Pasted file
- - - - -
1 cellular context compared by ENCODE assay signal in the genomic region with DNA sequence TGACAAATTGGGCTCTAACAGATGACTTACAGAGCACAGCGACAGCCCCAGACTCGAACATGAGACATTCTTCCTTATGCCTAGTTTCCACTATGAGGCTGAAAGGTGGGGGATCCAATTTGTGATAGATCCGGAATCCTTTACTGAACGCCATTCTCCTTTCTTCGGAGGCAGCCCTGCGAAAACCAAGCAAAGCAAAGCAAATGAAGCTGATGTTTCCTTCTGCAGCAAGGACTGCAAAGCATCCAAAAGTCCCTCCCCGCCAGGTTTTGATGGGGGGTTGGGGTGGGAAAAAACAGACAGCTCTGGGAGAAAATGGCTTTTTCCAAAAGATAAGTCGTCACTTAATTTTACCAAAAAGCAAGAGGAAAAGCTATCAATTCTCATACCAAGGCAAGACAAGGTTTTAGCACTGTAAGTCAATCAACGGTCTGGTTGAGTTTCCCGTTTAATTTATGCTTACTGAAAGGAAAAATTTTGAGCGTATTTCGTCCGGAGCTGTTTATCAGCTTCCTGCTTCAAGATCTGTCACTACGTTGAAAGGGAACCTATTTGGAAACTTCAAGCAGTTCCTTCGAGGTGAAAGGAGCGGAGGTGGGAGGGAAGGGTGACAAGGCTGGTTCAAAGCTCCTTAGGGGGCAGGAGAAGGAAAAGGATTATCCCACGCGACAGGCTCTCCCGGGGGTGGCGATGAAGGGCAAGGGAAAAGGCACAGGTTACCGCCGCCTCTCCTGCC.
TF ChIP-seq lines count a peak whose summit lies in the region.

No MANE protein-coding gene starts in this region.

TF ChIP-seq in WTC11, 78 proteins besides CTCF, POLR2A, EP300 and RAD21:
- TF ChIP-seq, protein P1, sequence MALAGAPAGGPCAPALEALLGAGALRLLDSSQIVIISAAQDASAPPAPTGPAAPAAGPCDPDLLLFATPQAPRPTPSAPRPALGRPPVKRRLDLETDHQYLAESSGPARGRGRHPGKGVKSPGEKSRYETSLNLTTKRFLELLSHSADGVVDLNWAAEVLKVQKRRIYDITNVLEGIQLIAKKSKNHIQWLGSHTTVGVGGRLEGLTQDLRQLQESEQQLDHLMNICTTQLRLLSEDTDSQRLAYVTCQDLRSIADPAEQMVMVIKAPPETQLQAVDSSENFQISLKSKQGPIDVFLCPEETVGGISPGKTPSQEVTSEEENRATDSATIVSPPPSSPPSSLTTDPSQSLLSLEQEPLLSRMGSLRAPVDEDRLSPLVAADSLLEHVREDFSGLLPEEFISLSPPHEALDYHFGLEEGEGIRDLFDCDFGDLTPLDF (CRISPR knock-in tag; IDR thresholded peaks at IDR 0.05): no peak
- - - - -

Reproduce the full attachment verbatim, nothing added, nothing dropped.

1 cellular context compared by ENCODE assay signal in the genomic region with DNA sequence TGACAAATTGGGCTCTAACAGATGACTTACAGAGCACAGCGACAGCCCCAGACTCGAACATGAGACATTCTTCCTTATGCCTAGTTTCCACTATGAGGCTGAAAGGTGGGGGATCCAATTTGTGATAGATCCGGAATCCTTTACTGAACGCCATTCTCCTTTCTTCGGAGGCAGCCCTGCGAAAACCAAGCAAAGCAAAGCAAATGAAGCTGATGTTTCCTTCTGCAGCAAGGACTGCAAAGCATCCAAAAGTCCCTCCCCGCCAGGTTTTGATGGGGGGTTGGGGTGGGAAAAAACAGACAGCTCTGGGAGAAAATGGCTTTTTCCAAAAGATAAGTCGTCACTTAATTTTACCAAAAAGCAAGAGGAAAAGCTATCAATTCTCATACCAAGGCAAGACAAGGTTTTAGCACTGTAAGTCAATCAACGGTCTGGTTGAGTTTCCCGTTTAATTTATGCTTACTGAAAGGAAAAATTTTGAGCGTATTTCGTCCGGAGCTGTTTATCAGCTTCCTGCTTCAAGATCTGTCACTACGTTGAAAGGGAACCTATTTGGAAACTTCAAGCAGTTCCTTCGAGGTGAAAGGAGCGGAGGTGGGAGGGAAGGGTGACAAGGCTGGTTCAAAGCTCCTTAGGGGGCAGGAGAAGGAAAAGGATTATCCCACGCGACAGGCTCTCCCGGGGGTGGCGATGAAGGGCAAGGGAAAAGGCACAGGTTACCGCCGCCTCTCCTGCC.
TF ChIP-seq lines count a peak whose summit lies in the region.

No MANE protein-coding gene starts in this region.

TF ChIP-seq in WTC11, 78 proteins besides CTCF, POLR2A, EP300 and RAD21:
- TF ChIP-seq, protein P1, sequence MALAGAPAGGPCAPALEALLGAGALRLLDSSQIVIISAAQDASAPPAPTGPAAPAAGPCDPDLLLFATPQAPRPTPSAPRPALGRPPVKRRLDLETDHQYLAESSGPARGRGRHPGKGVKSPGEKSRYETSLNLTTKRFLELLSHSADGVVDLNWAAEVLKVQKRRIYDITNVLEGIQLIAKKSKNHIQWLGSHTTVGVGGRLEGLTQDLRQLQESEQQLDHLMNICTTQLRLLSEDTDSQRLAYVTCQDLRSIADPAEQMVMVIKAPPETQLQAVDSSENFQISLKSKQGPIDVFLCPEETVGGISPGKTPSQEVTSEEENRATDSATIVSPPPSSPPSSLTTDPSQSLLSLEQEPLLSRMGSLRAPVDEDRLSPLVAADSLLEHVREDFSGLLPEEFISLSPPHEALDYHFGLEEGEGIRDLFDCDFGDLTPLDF (CRISPR knock-in tag; IDR thresholded peaks at IDR 0.05): no peak